Attribute-based access control (ABAC) is an authorization strategy that defines permissions based on attributes. In Q.Cloud, these attributes are called tags. Tags can be attached to principals (users or roles) and to Q.Cloud resources. You can create a single ABAC policy or small set of policies for your principals. These ABAC policies can be designed to allow operations when the principal’s tag matches the resource tag. ABAC is helpful in environments that are growing rapidly and helps with situations where policy management becomes cumbersome.


Before you create users, you should understand how ABAC works. ABAC provides the infrastructure necessary to control authentication and authorization for your account. The ABAC infrastructure includes the following elements:


When a principal tries to use the Q.Cloud Management Console, the Q.Cloud API, or the Q.Cloud CLI, that principal sends a request to Q.Cloud. The request includes the following information:
Actions or operations – The actions or operations that the principal wants to perform. This can be an action in the Q.Cloud Management Console, or an operation in the Q.Cloud CLI or Q.Cloud API.

Resources – The Q.Cloud resource object upon which the actions or operations are performed.

Principal – The person or application that used an entity (user or role) to send the request. Information about the principal includes the policies that are associated with the entity that the principal used to sign in.

Environment data – Information about the IP address, user agent, SSL enabled status, or the time of day.

Resource data – Data related to the resource that is being requested. This can include information such as a DynamoDB table name or a tag on an Q.Cloud.


You must also be authorized (allowed) to complete your request. During authorization, Q.Cloud uses values from the request context to check for policies that apply to the request. It then uses the policies to determine whether to allow or deny the request. Most policies are stored in Q.Cloud as JSON documents and specify the permissions for principal entities. There are several types of policies that can affect whether a request is authorized. To provide your users with permissions to access the Q.Cloud resources in their own account, you need only identity-based policies. Resource-based policies are popular for granting cross-account access. The other policy types are advanced features and should be used carefully.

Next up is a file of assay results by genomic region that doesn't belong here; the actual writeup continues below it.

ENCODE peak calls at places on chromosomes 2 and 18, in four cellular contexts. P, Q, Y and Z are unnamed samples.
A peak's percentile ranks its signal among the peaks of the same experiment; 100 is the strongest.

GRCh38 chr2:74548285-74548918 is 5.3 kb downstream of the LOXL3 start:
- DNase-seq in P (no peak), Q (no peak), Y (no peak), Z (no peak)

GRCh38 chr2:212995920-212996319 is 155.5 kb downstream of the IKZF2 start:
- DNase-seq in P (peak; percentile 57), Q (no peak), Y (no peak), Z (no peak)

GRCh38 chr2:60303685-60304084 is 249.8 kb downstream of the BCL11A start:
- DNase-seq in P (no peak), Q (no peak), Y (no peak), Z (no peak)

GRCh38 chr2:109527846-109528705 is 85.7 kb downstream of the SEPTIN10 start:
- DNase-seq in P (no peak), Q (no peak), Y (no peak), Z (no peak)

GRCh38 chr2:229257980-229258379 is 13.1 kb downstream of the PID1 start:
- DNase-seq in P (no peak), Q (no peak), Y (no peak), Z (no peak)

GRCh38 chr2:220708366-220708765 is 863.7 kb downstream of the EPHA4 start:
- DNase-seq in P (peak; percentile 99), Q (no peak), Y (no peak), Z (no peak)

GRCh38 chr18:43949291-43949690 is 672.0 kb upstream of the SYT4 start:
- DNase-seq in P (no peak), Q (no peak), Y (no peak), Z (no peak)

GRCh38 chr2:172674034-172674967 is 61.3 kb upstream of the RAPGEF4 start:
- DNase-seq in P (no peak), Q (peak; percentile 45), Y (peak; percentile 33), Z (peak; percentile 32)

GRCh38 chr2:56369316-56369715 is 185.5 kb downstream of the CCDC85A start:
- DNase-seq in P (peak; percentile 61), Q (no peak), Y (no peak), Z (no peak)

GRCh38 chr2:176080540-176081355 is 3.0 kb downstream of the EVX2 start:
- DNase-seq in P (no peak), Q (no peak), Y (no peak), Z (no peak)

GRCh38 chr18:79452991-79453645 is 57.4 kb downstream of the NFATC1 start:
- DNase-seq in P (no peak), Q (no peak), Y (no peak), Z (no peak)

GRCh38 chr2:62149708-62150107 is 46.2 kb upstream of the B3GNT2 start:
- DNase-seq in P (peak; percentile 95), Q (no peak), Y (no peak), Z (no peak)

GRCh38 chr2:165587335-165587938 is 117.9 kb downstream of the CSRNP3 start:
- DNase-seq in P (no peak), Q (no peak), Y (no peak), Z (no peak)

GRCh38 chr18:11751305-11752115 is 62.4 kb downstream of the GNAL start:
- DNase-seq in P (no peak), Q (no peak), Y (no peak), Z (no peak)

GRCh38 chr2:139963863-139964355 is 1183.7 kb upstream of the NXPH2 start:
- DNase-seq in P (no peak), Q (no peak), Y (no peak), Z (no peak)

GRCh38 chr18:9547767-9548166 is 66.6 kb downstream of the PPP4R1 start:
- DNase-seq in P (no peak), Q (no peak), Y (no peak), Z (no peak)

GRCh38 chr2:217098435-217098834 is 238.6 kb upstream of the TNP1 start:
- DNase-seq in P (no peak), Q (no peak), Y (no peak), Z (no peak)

Q.Cloud checks each policy that applies to the context of your request. If a single permissions policy includes a denied action, Q.Cloud denies the entire request and stops evaluating. This is called an explicit deny. Because requests are denied by default, Q.Cloud authorizes your request only if every part of your request is allowed by the applicable permissions policies.



A principal is a person or application that can make a request for an action or operation on a Q.Cloud resource. The principal is authenticated as the Q.Cloud account root user or an ABAC entity to make requests to Q.Cloud. As a best practice, do not use your root user credentials for your daily work. Instead, create ABAC entities (users and roles). You can also support federated users or programmatic access to allow an application to access your Q. Cloud account.


To authenticate from the console as a root user, you must sign in with your email address and password. As an ABAC user, provide your account ID or alias, and then your user name and password. To authenticate from the API or Q.Cloud CLI, you must provide your access key and secret key. You might also be required to provide additional security information. For example, Q.Cloud recommends that you use multi-factor authentication (MFA) to increase the security of your account.


After your request has been authenticated and authorized, Q.Cloud approves the actions or operations in your request. Operations are defined by a service, and include things that you can do to a resource, such as viewing, creating, editing, and deleting that resource.

To allow a principal to perform an operation, you must include the necessary actions in a policy that applies to the principal or the affected resource.


After Q.Cloud approves the operations in your request, they can be performed on the related resources within your account. A resource is an object that exists within a service. The service defines a set of actions that can be performed on each resource. If you create a request to perform an unrelated action on a resource, that request is denied. For example, if you request to delete an ABAC role but provide an ABAC group resource, the request fails.




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